Ground Zero – 4
For the first time in his career, Edward had to pause to throw up and then he downed a drink. His examination of Vivian Morris went about as far as it could go before he got sick. It wasn't just the sight and smell of her, it was the thought of what had occurred.
“I need a investigative team,” Edward told Dr. Lange, head of the Centers for Disease control in his first telephone conversation back to headquarters. “Body removal and another team of virologist. We have to trace this thing. We need to find out exactly what it is.”
“ You've only been there three hours, Ed. What in the hell …”
“Over eight hundred bodies. One just thawed enough for me to examine … my God, Bill.” Edward grabbed his flask. “This woman … these people … this … thing. I’m scared to death.”
At first his soft laugh carried over the line, then Dr. Bill Lange, breathed outward. “You’re very serious.”
“Yes. Yes, I am. Bill.” Edward paused to take a sip. “I don’t even know if I’ll end up with it, for as much precaution as I’ve taken. This thing is like nothing I have ever seen. Nothing. And it’s fast, my God, is it fast. Last phone call out of this town was placed a few days ago, that’s when I guess the town died.”
“When did it hit there? Any guesses?”
“No more than a week.”
“Tell me about it,” Edward said. “I just did my first examination and I got sick. Sick, Bill, Underneath what was left of her skin … and I say what was left because the victim either scratched her skin away or it tore from within. And what was beneath it … it was like tar, looked like tar and smelled like bile. Everything inside was desecrated. Internal organs barely recognizable. They were mush. If there was any blood left in the victim’s body, it was too thick to pass through the veins, and just seeped through any bodily orifice it could find.”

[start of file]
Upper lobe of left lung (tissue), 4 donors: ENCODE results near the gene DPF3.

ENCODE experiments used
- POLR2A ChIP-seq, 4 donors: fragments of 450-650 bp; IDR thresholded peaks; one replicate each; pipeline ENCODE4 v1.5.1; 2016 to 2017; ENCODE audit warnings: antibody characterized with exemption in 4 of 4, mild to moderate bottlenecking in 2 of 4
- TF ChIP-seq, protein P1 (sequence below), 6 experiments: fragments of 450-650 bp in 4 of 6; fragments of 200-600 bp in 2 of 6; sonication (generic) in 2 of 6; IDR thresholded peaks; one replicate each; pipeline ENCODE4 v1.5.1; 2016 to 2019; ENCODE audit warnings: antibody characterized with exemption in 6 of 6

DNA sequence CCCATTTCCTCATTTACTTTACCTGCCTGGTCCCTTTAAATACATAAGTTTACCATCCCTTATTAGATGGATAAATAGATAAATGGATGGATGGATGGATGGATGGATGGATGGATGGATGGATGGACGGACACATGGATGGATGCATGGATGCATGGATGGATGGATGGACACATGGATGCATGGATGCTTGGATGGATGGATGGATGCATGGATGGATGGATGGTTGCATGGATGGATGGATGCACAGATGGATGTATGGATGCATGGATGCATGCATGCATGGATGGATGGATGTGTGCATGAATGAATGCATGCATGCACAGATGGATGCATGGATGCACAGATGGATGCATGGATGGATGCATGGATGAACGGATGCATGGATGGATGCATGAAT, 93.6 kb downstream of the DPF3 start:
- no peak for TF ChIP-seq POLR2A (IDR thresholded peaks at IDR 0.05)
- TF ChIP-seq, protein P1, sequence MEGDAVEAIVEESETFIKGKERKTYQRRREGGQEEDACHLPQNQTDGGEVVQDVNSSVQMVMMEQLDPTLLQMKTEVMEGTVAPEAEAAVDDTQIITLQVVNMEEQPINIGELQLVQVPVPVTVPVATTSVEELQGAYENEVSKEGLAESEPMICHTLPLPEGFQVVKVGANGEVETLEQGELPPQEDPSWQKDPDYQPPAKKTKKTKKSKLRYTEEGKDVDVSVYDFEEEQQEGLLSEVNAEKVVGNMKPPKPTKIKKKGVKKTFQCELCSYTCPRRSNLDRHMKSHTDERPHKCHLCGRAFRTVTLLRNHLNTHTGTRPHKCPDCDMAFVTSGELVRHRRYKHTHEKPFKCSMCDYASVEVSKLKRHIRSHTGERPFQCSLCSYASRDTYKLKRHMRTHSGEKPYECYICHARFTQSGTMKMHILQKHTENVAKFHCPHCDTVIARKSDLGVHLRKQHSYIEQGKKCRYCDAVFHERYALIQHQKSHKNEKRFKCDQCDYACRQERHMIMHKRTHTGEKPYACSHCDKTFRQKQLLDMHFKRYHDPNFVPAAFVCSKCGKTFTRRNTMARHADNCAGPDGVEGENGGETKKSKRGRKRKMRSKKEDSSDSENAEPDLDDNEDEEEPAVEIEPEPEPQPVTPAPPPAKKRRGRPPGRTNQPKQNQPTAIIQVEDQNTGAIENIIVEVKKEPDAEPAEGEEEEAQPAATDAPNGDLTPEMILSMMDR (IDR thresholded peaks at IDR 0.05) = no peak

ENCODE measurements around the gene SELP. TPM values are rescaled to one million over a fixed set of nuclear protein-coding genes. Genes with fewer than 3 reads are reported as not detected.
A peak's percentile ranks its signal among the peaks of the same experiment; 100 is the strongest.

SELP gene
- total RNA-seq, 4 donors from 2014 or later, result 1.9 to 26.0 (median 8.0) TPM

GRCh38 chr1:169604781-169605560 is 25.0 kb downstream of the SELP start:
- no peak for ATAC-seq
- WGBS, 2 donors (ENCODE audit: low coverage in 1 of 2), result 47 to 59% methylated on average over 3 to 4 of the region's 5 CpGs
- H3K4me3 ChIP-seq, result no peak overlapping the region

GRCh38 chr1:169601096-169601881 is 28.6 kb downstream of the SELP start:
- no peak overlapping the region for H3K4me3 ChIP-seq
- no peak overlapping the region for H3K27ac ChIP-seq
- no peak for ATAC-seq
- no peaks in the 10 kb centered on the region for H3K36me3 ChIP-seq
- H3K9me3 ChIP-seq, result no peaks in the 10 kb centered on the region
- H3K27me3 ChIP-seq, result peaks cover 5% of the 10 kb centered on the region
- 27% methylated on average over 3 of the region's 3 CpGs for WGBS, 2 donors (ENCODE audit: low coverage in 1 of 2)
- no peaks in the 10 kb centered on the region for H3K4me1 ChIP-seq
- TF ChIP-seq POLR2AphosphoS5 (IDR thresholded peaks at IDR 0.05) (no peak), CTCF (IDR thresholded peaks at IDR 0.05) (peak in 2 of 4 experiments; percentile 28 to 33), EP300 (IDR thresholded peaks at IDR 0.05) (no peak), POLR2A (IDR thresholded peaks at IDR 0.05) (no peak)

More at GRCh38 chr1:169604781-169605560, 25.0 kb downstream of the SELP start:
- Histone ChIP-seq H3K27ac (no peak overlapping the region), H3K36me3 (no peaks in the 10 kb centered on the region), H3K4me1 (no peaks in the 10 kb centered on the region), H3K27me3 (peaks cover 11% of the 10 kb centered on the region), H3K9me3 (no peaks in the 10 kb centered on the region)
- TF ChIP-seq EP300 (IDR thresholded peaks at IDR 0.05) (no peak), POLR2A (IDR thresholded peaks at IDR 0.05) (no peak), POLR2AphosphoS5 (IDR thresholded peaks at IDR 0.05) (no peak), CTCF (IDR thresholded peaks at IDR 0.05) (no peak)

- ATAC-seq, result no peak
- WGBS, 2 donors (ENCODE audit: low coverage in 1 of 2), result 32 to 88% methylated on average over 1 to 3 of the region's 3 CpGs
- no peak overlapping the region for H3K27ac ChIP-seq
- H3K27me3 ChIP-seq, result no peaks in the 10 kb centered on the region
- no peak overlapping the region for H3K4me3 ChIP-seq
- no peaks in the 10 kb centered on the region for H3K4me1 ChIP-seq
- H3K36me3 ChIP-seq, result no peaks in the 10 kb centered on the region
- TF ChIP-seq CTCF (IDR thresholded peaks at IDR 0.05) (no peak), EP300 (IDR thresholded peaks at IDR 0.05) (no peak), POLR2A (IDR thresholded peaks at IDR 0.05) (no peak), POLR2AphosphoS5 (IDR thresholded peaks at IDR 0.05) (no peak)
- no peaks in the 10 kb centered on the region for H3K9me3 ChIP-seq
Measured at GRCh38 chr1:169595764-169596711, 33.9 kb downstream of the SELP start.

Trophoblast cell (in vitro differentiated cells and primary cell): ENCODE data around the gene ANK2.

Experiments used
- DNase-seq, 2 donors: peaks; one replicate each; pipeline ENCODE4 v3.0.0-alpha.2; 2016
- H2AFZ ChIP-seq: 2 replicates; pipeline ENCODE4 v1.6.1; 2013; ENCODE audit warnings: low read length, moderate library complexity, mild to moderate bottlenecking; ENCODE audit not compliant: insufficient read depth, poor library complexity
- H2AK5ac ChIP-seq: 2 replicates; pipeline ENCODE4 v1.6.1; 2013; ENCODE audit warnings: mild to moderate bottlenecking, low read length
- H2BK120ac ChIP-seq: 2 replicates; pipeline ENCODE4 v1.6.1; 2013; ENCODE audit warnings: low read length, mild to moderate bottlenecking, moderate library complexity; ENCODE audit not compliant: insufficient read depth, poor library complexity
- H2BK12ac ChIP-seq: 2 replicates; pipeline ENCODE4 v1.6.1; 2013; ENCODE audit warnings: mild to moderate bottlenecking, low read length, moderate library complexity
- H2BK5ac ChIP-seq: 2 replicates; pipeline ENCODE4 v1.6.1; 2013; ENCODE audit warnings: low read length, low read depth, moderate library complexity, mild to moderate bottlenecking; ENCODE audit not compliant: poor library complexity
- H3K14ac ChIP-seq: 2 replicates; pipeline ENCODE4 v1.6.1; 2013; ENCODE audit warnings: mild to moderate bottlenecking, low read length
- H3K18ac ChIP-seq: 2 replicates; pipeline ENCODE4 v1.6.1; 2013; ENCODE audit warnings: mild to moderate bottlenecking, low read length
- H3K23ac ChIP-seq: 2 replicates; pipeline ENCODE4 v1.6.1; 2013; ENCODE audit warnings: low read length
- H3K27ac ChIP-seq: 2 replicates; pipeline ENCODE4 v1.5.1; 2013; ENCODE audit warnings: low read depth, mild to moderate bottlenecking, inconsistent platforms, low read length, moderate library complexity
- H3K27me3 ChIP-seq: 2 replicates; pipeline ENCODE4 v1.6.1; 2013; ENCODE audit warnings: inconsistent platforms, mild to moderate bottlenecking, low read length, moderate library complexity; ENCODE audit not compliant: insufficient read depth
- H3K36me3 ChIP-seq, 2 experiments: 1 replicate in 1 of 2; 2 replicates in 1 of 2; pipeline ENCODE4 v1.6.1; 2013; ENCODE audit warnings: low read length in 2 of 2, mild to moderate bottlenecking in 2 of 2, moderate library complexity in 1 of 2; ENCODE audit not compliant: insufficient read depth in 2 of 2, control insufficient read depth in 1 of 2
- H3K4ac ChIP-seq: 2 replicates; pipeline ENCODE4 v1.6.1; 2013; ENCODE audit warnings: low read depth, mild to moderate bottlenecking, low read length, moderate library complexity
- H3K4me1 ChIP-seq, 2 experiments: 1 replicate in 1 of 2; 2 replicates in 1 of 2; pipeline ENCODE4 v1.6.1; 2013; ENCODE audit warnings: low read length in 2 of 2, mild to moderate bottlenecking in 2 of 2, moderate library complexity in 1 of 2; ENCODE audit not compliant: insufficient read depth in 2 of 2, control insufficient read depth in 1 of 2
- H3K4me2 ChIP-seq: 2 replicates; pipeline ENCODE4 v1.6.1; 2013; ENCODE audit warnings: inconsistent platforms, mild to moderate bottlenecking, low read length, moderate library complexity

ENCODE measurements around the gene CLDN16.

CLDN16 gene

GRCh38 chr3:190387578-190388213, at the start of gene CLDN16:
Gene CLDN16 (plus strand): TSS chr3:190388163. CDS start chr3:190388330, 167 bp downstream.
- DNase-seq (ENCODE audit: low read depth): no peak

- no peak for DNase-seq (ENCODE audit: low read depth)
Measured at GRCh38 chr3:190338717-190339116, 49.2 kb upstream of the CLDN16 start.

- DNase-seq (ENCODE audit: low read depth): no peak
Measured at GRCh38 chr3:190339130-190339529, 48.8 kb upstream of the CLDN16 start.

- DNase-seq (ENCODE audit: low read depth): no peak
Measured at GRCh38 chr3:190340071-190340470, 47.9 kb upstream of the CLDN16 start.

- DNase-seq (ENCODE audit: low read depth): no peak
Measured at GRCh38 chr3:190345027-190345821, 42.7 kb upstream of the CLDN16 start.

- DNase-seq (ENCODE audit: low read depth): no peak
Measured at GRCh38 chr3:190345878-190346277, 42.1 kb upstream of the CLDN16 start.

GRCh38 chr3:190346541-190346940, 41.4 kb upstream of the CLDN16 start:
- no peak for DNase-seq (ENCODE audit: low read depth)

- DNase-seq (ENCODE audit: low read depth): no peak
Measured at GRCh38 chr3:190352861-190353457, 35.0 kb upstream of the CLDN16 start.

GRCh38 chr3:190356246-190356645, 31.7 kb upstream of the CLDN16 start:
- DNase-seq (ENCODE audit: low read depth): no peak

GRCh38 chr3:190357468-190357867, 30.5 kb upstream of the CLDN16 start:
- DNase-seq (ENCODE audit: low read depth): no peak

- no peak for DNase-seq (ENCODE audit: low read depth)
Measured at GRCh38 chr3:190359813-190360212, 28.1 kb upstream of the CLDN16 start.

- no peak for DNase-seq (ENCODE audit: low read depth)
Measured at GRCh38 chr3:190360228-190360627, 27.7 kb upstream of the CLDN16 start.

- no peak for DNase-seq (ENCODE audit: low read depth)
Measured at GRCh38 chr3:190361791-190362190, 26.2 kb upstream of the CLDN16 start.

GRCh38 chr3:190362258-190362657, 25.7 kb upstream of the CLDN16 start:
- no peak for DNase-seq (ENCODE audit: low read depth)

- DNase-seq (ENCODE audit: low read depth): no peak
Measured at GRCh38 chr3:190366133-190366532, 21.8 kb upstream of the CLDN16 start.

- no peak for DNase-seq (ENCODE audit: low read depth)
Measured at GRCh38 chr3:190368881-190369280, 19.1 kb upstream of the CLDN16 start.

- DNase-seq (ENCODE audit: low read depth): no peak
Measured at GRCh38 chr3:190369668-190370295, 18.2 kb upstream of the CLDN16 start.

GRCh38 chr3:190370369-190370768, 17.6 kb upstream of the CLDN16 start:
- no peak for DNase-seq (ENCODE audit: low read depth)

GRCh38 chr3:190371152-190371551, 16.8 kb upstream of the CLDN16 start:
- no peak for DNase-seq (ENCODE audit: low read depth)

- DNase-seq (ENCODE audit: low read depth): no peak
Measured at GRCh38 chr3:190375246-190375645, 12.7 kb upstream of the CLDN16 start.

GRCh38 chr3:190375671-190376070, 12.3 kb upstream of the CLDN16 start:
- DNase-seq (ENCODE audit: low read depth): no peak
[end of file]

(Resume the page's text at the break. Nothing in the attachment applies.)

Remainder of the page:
“Where … where did it start?” Dr. Lange asked. “Any idea.”
“I’d be guessing,” Edward replied. “But I’d say it was inhaled. Maybe it started as a respiratory ailment, who knows, but it hit the digestive system and ate through it like acid.”
Edward laughed. “We need a new word for it. Trust me. Septicemia is a walk in a park compared to this. And you know what the worst part is?”
“There’s worse?” Dr. Lange asked.
“Oh, yeah. The brain. Barely touched. That tells me the victim knew every single thing that was happening to them. This woman, felt every single ounce of pain and sickness and my guess is she went through an agony that was inhumane.”
“I’m disbursing as many units as I can to you. They’ll be there by the end of the day,” Dr. Lange said. “Have you tried the neighboring communities?”
“I am keeping the State police at bay and out of those towns just in case. I’m scared. There’s a town thirty miles north of here, one forty miles east. The last phone call went to Lincoln. Those are small towns. But Billings … it’s only seventy miles away.”
“This hit fast, do you think it broke boundaries?” Dr. Lange asked.
“It should have under normal circumstances,” Edward said. “But these aren’t normal. You have every day folks, dead cowboys in pickup trucks with shotguns on every single road leading in and out of town. This makes me wonder if there is a BSL-4 lab around here. Maybe a resident here brought in the germ, knew it was released and they shut down and sealed in the town. Set up an aid station, prepared for it. Kept it down until everyone died.”
“Someone knew it was this bad?”
“Without a doubt. My only hope is they shut down this town fast enough.” At that instant, Edward’s eye lifted to the opening of the lab door. “My team just returned. Let me call you back.”
Dr. Lange told him he was assembling more teams and the conversation ended.
Using the intercom, Edward told Harold to double disinfect, then waited for him to walk into the office portion.
He knew by the look on Harold’s face, he had more information.
“We found a whole bunch of bodies,” Harold said. “Maybe a hundred or more.”
“There’s eight hundred plus people in this town, of …”
“No.” Harold stopped him. “Let me finish. We found a bunch of bodies. Apparently infected … but they didn’t die of our sickness. They were shot.”
Edward as barreled over by the news. “It can’t be.”
“Single shot to the head. Men, women, children.”
“Someone finished off the town.”
Harold shook his head. “Nope.. Someone killed the people who weren’t going to die from the illness.”
Edward ran his hand down his face with a hard sigh. “What the hell? Why?”
With his question came a ‘thump’ on his desk. Harold tossed a sealed bag, and in it, what looked like a journal.”
“What is it?” Edward asked.
“You’re answers,” Harold replied. “Someone documented everything. I only skimmed through, but I’m pretty certain,” He pointed to the journal. “That right there, solves the mystery of what happened to this town.”